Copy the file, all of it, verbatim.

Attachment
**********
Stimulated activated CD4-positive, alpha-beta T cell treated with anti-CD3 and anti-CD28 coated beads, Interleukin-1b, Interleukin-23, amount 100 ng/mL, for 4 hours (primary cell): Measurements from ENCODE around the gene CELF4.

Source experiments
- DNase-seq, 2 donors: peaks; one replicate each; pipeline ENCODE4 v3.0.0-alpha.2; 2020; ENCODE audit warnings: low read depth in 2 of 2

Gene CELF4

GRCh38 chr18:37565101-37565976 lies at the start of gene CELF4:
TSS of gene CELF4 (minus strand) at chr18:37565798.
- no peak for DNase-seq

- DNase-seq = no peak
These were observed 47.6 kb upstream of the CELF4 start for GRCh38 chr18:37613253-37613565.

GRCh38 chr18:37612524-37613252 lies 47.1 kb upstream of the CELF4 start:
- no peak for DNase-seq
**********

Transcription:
Stimulated activated CD4-positive, alpha-beta T cell treated with anti-CD3 and anti-CD28 coated beads, Interleukin-1b, Interleukin-23, amount 100 ng/mL, for 4 hours (primary cell): Measurements from ENCODE around the gene CELF4.

Source experiments
- DNase-seq, 2 donors: peaks; one replicate each; pipeline ENCODE4 v3.0.0-alpha.2; 2020; ENCODE audit warnings: low read depth in 2 of 2

Gene CELF4

GRCh38 chr18:37565101-37565976 lies at the start of gene CELF4:
TSS of gene CELF4 (minus strand) at chr18:37565798.
- no peak for DNase-seq

- DNase-seq = no peak
These were observed 47.6 kb upstream of the CELF4 start for GRCh38 chr18:37613253-37613565.

GRCh38 chr18:37612524-37613252 lies 47.1 kb upstream of the CELF4 start:
- no peak for DNase-seq